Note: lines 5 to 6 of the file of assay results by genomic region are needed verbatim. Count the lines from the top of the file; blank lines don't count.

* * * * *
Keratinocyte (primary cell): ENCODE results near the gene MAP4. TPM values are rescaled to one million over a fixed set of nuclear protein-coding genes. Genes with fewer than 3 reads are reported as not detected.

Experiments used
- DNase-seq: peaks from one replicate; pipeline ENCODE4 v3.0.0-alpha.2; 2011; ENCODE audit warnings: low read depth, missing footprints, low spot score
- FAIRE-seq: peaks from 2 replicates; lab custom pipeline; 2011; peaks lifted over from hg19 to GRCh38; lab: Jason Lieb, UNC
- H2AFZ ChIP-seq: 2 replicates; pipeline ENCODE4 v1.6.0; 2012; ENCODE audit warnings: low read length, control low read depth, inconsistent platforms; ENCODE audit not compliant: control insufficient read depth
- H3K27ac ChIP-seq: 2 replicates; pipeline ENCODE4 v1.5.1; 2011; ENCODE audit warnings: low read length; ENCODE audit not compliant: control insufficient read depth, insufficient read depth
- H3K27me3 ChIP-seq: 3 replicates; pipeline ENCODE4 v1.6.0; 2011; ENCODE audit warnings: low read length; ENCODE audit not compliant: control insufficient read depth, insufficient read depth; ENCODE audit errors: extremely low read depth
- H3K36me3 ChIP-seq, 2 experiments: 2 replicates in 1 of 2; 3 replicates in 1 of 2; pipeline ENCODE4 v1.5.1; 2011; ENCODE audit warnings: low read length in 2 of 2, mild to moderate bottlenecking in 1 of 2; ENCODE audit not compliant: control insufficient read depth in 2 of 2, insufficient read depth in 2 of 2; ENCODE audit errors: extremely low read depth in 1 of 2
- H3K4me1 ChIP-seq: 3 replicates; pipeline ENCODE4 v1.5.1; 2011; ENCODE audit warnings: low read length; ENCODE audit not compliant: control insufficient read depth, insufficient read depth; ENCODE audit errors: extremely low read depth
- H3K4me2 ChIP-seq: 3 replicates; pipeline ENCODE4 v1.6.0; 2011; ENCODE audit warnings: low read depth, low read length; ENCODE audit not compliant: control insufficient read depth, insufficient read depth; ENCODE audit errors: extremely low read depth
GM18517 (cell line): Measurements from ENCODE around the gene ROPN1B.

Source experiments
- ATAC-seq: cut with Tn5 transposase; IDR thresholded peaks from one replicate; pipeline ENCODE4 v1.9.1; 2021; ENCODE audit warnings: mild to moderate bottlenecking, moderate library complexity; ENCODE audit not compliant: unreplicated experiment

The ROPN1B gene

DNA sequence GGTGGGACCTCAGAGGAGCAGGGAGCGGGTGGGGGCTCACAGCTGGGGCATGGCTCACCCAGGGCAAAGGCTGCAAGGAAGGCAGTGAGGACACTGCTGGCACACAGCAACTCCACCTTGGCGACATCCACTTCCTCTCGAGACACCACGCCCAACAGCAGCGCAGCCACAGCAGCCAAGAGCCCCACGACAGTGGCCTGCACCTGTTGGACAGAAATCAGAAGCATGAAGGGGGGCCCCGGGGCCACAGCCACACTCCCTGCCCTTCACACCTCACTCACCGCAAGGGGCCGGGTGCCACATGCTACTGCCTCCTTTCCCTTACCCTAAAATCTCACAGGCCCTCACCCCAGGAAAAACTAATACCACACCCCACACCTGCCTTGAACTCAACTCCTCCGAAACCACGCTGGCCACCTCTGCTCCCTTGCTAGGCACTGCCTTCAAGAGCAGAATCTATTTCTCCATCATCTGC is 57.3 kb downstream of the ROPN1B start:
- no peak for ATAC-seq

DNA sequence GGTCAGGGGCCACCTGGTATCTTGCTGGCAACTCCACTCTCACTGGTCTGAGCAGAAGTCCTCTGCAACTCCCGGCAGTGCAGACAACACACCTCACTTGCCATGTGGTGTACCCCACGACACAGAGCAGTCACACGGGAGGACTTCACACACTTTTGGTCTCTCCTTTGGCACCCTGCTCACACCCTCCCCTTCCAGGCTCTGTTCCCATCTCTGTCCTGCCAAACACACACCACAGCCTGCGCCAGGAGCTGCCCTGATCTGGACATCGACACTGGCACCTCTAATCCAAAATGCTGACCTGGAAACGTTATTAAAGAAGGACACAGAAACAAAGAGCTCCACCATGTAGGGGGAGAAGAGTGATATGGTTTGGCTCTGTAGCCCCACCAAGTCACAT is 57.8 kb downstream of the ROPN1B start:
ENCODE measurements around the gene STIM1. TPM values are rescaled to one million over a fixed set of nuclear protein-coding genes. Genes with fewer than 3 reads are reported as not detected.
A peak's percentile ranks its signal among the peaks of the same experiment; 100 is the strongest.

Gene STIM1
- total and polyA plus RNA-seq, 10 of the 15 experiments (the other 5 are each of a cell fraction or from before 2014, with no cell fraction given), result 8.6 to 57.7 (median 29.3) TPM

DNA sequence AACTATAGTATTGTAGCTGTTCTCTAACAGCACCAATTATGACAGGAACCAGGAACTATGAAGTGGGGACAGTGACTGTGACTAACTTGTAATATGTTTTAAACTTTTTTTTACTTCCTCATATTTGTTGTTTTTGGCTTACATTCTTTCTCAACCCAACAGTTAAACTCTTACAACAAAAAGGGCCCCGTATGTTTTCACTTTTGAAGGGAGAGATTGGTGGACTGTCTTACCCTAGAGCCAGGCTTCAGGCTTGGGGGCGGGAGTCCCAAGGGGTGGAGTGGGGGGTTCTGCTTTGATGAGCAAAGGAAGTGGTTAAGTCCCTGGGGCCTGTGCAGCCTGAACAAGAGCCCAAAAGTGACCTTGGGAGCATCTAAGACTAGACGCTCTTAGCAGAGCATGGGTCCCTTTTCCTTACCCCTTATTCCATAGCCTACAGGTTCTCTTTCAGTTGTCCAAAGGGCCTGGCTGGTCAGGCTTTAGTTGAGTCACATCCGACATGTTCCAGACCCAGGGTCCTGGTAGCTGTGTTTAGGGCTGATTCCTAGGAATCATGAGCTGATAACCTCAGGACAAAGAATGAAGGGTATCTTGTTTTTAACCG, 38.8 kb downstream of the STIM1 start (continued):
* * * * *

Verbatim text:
- H2AFZ ChIP-seq: 2 replicates; pipeline ENCODE4 v1.6.0; 2012; ENCODE audit warnings: low read length, control low read depth, inconsistent platforms; ENCODE audit not compliant: control insufficient read depth
- H3K27ac ChIP-seq: 2 replicates; pipeline ENCODE4 v1.5.1; 2011; ENCODE audit warnings: low read length; ENCODE audit not compliant: control insufficient read depth, insufficient read depth